Asia’s name comes from ancient Greek, where the term was applied to what is now Anatolia after first just describing the east bank of the Aegean Sea. The term was later applied to lands further and further east, and Anatolia was differentiated by calling it “Asia Minor.”
The Romans called modern-day Tunisia, the part of Africa closest to them, “Africa terra”, or “land of the Afris,” after a tribe from northern Africa, near Carthage. As with Asia, the name applied to a small part of the continent was progressively applied to the whole, sped by middle-ages exploration of Africa.
America, both North and South, were most likely named for Italian explorer Amerigo Vespucci, who himself was named for Hungary’s Saint Emeric. Vespucci’s explorations of the coasts of modern-day Venezuela and Brazil led him to propose these unknown lands were actually part of a new continent, which proved to be quite correct.
Antarctica, from the Greek “antarktike” means the opposite to the Arctic, with this continent being on the other side of the globe as the Arctic. “Arctic” comes from “Arktos,” or “bear” in Greek, since the bear constellations, Ursa Minor and Major, are seen in the Northern Hemisphere and point to the North Star.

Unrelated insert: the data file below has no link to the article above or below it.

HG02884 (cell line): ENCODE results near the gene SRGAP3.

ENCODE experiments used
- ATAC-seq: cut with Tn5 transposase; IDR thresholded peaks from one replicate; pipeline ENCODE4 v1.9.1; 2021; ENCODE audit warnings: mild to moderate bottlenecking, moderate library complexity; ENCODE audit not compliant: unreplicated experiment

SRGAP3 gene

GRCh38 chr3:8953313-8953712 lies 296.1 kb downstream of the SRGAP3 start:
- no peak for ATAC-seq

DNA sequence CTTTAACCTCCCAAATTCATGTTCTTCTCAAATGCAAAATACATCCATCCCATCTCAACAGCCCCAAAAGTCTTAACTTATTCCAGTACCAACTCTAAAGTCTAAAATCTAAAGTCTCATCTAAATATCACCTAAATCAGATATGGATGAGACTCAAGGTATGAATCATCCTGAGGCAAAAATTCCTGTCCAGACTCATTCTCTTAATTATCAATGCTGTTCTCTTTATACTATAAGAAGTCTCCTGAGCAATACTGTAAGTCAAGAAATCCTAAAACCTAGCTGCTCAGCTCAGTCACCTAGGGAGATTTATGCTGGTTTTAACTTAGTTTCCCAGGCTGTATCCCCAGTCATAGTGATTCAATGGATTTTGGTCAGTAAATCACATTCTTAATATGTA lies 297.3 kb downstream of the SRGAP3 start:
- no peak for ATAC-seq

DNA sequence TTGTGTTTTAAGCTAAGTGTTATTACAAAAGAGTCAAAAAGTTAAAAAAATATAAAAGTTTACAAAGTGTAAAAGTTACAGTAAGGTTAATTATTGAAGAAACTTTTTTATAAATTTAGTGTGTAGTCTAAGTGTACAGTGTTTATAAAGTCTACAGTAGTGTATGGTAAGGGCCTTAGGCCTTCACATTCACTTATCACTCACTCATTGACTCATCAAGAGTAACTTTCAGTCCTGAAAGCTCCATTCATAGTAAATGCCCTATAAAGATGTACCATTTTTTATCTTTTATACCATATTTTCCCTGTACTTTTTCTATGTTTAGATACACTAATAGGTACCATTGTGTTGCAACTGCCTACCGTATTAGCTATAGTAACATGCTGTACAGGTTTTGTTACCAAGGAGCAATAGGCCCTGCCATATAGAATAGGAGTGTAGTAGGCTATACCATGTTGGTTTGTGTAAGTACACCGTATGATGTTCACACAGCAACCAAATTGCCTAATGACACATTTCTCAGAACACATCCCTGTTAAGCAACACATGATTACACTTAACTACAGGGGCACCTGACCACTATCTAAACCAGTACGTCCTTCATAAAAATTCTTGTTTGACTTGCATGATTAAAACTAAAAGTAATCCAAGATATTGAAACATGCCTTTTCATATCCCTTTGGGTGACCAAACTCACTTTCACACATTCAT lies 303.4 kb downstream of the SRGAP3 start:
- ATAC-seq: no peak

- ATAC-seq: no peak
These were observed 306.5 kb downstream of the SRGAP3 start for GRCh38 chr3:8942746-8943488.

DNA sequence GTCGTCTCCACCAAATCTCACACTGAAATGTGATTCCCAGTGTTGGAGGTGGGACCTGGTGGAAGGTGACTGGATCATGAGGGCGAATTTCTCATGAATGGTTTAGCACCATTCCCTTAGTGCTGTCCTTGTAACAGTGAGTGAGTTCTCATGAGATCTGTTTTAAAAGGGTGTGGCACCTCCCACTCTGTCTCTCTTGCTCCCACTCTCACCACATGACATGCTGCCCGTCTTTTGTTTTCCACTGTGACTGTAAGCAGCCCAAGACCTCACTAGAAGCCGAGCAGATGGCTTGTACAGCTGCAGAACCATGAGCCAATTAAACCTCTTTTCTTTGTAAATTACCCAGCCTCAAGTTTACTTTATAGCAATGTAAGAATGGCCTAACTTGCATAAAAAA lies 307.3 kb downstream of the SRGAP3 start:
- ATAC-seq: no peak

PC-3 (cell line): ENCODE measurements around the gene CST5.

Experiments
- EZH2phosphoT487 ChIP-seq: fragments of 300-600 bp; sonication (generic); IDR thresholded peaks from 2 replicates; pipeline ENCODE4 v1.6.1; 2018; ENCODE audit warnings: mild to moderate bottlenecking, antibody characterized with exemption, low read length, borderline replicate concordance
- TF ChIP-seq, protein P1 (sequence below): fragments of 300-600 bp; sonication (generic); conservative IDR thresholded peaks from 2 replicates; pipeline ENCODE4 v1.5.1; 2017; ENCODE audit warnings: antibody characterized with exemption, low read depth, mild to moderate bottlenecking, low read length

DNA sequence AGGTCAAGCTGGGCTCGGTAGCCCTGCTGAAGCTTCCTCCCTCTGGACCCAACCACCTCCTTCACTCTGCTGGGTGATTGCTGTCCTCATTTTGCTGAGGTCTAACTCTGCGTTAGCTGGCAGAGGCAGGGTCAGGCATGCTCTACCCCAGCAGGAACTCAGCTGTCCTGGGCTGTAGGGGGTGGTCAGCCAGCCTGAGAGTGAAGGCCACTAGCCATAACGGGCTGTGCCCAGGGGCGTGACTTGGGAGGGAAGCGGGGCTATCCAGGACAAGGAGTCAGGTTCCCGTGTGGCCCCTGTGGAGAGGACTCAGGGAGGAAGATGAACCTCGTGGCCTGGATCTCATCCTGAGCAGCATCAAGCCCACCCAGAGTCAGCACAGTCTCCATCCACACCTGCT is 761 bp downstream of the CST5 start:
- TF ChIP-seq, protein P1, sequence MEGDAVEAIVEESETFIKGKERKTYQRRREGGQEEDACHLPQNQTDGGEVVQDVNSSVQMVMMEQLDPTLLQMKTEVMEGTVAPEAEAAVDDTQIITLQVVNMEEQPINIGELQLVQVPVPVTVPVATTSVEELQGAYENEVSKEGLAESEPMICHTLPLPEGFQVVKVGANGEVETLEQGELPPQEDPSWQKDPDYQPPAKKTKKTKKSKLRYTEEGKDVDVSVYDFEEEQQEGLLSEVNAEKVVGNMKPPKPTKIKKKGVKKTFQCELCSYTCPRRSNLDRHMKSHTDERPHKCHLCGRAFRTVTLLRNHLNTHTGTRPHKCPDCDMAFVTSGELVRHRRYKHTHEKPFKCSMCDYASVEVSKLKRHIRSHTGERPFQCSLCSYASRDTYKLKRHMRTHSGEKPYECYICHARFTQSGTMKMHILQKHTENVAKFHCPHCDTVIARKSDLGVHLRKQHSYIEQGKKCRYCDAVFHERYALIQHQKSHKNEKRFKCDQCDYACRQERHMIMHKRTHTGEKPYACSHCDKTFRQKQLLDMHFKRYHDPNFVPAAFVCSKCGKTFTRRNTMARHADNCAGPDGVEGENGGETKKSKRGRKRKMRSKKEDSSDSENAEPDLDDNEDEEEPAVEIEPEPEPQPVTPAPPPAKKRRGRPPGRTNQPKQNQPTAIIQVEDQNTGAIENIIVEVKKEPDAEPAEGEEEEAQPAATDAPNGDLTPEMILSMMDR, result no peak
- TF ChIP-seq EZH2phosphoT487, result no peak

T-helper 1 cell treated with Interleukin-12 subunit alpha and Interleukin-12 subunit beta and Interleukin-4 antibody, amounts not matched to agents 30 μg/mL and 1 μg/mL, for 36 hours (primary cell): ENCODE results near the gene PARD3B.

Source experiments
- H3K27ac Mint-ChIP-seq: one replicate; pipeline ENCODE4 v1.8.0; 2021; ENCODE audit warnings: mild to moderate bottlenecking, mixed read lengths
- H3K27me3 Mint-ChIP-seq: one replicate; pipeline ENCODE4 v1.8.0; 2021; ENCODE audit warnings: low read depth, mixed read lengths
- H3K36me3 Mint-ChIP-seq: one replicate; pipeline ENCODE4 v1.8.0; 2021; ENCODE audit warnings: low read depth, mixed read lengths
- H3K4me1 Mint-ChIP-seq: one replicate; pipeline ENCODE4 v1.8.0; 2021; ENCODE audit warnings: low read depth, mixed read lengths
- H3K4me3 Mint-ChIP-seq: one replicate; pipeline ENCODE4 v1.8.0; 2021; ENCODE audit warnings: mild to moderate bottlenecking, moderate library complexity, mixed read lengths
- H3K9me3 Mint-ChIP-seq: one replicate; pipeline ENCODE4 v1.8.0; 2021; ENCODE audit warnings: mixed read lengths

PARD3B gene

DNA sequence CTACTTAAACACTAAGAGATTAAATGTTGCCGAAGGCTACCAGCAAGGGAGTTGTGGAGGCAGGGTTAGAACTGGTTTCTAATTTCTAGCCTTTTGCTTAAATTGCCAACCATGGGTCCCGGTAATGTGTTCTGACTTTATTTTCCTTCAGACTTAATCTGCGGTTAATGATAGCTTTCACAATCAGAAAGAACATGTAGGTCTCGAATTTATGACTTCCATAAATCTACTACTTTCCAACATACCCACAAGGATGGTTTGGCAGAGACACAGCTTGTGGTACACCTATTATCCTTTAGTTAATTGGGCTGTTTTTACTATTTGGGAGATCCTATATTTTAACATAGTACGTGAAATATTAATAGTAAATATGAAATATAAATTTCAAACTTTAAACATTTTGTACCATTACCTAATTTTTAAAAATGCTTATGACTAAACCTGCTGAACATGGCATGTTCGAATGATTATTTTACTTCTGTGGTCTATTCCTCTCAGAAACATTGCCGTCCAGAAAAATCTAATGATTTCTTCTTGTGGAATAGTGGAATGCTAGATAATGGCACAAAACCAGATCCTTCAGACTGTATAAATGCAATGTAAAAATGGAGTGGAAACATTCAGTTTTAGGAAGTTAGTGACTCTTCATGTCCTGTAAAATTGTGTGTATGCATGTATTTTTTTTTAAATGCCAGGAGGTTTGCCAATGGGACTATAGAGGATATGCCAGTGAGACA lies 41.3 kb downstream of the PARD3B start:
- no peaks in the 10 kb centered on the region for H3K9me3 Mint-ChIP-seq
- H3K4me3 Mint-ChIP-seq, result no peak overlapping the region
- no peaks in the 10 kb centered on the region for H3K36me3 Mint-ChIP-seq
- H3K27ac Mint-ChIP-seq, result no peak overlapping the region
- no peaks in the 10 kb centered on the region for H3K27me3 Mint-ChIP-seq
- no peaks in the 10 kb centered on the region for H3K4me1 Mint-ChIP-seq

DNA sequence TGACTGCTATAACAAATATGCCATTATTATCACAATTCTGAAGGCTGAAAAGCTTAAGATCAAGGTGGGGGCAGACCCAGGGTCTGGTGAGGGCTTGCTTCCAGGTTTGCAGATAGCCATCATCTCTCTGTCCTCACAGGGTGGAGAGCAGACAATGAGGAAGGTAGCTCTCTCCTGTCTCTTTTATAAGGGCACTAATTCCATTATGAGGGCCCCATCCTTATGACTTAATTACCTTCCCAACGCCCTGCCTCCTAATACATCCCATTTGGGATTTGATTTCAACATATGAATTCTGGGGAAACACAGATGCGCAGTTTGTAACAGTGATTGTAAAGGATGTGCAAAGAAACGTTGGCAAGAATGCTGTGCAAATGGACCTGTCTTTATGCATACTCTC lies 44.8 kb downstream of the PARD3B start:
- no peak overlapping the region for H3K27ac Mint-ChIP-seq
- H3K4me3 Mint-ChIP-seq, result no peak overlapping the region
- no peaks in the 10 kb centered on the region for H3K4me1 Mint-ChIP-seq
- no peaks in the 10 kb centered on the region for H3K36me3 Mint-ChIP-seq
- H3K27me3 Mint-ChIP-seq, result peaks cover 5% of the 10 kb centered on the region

When English explorer Matthew Flinders first sailed around Australia, the maps printed after his journey called it “Terra Australis” (“Southern Land”), although “Australia,” which the navigator himself preferred, eventually won out as the common name.
Three prominent theories about Europe’s name:
-That it came from “erebu” an Akkadian word meaning “sunset,” since Europe was west, toward the sunset, from Mesopotamia where the word originated.
-That is is named for the Greek goddess Europa.
-That it comes from the Greek words for “wide” and “eye,” or “wide gazing” since Europe’s shoreline would have looked comparatively very wide to Greek mariners.
Thousands of islands in the Pacific Ocean are part of what is called Oceania, a term which often includes Australia and the submerged continent of Zealandia. “Okeanos” was the name of the great water body which ancient Greeks believed surrounded the Earth.